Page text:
Tuesday, June 27th, 2006
Considering it comes from a first-time director and screenwriter and boasts a cast of rookies and unknowns, Fall To Grace, a small indie drama set and shot in Austin, Texas, is a commendable effort. Following the stories of three families whose paths intertwine through good life decisions and bad, it’s an ambitious first effort for Mari Marchbanks and while it doesn’t always hit, it does so enough to be worthy of note.
The core of the film centres around an immigrant family from the former Soviet republic of Georgia. The father, played with superb depth by Bhagirit Crow, seeks to provide more for his family than the manual labour jobs can provide while his son likewise seeks to improve his fortunes through basketball and is also wooing the girl next door (okay, across the street) who has fallen in with a bad crowd to escape a dysfunctional home life. If this sounds like a situation ripe for melodrama, well it is – but to its credit, Fall To Grace manages to skirt that trap for the most part. It only really stumbles when it overreaches in scope and ends up with half-drawn situations and characters and dangly plot threads. For example the third family in the story – a cop, his daughter and absentee mother – really serves no purpose and adds nothing to the greater whole. Similarly the cast, which otherwise impresses with their quiet realism and naturalism, has difficulty with the more Hollywood moments where they’re given dialogue meant to convey great profundity but instead just comes off hackneyed.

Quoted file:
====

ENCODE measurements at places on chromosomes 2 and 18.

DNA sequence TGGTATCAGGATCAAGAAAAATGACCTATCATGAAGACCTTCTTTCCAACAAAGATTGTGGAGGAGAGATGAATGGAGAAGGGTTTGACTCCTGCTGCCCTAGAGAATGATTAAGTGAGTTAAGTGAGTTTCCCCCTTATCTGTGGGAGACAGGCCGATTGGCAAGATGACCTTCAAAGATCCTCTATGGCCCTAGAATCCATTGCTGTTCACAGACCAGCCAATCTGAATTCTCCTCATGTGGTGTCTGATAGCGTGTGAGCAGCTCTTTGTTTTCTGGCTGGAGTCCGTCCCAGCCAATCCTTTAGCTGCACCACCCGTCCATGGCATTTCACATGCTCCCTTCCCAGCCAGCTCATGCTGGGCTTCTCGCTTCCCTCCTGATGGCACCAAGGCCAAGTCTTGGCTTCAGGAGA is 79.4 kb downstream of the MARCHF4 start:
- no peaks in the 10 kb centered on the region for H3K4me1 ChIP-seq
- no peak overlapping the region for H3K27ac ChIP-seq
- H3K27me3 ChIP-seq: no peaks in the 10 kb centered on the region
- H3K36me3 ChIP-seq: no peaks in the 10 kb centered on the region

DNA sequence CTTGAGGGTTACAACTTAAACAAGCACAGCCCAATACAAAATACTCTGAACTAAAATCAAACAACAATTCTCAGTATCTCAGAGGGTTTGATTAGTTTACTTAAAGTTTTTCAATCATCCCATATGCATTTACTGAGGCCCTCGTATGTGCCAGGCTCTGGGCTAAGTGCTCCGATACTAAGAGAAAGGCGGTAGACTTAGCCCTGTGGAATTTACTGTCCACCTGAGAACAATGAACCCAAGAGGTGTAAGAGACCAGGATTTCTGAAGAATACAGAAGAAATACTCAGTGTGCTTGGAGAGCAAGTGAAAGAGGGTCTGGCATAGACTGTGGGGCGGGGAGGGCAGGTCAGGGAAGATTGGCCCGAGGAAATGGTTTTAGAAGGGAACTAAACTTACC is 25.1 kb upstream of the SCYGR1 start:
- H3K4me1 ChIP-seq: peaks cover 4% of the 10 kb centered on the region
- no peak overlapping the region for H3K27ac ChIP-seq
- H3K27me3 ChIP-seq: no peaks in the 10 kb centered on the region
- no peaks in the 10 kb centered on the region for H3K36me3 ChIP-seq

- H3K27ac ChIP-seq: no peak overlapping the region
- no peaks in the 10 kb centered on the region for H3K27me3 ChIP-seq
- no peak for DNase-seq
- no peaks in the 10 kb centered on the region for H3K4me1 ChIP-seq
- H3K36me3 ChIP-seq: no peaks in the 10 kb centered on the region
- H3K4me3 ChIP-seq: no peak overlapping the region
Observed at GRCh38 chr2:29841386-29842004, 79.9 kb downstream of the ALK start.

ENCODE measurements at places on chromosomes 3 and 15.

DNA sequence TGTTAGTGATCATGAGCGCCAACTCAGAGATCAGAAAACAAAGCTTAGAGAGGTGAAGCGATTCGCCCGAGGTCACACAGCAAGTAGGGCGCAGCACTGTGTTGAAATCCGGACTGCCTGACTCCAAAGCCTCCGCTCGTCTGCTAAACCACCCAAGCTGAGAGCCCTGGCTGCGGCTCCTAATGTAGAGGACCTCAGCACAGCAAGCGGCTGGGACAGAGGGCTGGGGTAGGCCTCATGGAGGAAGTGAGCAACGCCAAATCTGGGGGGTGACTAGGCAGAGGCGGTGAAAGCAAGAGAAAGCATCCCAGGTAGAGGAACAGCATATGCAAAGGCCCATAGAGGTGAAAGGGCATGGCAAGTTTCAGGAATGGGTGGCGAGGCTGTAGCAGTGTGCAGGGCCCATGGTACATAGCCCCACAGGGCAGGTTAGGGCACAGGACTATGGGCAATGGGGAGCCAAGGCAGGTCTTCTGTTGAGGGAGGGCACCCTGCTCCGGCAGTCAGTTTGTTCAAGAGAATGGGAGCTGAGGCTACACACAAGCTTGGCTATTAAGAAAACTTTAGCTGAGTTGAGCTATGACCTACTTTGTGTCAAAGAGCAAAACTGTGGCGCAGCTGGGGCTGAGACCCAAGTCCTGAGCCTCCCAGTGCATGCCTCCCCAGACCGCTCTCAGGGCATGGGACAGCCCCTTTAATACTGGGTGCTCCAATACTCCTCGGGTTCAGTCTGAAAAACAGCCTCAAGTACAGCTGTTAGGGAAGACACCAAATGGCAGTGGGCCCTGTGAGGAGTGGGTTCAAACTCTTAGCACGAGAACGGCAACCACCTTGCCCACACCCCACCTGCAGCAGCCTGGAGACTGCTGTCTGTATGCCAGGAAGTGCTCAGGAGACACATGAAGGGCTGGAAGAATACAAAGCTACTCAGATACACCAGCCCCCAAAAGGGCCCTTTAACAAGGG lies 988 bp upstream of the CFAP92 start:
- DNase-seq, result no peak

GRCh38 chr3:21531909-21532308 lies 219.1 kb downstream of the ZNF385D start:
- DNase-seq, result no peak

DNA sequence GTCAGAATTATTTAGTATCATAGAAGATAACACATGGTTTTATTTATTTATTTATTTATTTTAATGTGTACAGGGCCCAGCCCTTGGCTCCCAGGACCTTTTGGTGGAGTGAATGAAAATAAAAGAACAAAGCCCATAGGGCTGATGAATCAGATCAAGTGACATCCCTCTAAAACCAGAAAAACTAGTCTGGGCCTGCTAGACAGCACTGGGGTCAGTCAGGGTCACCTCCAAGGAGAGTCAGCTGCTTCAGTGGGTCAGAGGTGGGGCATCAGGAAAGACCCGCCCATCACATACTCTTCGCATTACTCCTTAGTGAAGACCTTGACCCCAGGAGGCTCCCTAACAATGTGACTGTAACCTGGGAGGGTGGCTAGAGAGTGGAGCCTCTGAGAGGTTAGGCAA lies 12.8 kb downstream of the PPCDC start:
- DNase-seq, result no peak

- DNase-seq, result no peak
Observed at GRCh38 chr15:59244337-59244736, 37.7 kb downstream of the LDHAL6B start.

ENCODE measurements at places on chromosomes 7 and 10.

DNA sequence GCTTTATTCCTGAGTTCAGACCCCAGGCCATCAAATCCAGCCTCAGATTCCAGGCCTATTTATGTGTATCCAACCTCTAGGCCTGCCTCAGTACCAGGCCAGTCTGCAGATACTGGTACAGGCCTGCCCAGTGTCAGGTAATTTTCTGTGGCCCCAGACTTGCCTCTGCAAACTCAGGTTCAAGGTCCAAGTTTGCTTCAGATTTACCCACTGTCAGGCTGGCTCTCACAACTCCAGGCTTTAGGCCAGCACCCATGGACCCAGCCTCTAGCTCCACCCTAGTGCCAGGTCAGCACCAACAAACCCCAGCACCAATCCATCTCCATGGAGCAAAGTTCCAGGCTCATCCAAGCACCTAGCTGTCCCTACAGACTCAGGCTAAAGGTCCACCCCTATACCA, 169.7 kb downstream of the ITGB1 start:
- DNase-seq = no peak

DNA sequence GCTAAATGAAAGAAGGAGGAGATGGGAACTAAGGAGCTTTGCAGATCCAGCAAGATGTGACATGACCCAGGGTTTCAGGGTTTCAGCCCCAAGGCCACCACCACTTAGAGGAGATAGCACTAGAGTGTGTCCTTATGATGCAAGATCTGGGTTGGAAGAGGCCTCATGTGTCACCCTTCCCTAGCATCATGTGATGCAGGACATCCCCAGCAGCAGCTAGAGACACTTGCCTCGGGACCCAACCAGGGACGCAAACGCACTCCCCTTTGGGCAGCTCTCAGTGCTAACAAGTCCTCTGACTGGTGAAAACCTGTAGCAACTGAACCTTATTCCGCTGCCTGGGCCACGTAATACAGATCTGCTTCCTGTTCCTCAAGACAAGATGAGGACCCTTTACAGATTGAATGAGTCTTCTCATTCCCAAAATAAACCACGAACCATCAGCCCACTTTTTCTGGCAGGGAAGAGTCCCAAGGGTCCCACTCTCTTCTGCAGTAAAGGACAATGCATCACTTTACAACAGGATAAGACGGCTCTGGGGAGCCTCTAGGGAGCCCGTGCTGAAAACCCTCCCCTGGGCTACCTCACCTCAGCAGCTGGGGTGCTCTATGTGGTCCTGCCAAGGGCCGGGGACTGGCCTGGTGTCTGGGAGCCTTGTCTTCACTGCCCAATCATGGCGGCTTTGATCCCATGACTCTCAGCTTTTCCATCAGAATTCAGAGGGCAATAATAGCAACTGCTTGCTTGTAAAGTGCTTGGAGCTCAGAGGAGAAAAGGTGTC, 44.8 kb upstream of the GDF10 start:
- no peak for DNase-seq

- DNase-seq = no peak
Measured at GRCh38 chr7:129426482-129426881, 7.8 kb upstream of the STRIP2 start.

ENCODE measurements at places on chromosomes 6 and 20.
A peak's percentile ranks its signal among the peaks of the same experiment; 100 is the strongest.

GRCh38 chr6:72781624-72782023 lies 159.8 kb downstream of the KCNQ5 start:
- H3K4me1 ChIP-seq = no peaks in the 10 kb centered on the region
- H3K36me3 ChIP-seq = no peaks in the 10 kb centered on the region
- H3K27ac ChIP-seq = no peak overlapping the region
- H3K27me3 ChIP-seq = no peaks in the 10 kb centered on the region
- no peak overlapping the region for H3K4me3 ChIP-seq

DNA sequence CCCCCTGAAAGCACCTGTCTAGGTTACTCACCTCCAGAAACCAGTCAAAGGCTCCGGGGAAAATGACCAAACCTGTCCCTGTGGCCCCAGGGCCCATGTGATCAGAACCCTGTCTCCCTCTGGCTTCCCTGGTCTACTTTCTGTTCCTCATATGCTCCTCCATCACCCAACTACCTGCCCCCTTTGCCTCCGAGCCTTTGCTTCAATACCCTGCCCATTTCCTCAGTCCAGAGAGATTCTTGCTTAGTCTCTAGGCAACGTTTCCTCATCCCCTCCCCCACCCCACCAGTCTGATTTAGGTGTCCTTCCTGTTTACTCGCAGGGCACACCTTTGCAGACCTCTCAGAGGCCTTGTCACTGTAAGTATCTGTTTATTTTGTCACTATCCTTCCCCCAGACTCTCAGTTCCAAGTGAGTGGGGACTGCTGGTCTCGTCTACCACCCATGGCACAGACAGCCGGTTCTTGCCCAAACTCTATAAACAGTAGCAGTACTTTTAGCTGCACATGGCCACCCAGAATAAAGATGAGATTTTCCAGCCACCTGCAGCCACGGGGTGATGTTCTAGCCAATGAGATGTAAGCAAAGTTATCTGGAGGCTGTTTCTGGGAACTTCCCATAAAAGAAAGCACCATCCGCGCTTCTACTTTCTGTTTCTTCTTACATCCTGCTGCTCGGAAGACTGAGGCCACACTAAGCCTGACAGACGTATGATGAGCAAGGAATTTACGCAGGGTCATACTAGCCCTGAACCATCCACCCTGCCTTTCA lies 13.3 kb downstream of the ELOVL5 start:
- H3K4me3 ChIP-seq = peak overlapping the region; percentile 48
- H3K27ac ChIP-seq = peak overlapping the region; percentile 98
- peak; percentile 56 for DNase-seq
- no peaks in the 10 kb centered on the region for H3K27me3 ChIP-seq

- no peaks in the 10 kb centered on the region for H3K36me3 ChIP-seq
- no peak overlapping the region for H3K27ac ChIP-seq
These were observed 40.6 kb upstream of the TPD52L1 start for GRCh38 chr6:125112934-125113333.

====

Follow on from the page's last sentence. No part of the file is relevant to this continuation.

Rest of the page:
It might sound like I’m daming this film with faint praise but the fact is I was never bored, the heart in the film is genuine and much of the cast sparkles with promise. It continues to make the film festival rounds, picking up awards here and there in the process. Screenings could be hard to come by but if it happens to come ’round your neighbourhood, it’s worth 90 minutes of your time. And don’t let the rather poorly assembled trailer put you off – it’s not a film with money shots or moments that are compelling in bite-sized pieces.
Trailer: Fall To Grace (MOV)
Another big selling point of the film is the soundtrack – it’s loaded down with contributions from Austin and Texas-area indie bands. The score is provided by Shearwater’s Jonathan Meiburg and former bandmate Travis Weller. There’s a lot of silence in the film, in keeping with its quiet, contemplative mood, but when the music is used it’s done so very effectively. Austin 360 talks to the film’s musical director Eric Zappa, who acted as music supervisor on the film. Have a listen to Centro-Matic’s “Flashes & Cables” which is used as the theme and Shearwater’s “A Hush”, off Winged Life, which is also used to great effect.
And speaking of Shearwater, The Red Alert discusses inspiring films, Palo Santo and solo records in an expansive interview with Meiburg. Shearwater has officially finally 100% confirmed they are playing Lee’s Palace with The Magnolia Electric Co on September 12 so put it on your calendar.
And further on the use of indie music in film and television, The Globe & Mail tells how homegrown television drama Whistler hopes to have an OC effect for Canuck indie bands featured in the show. As I understand it, the show is like Falcon Beach in the snow, Falcon Beach being The O.C.… in WINNIPEG. And people wonder why Canadian television is so bad.
Updates on the follow-ups to a couple of the biggest records of the last few years (at least in my universe). The Postal Service’s Ben Gibbard tells MTV that work is beginning on the follow-up to Give Up and Win Butler of The Arcade Fire reports to Chart that their new album is almost complete. No release date for either record has been set.
np – Olivia Tremor Control / Dusk at Cubist Castle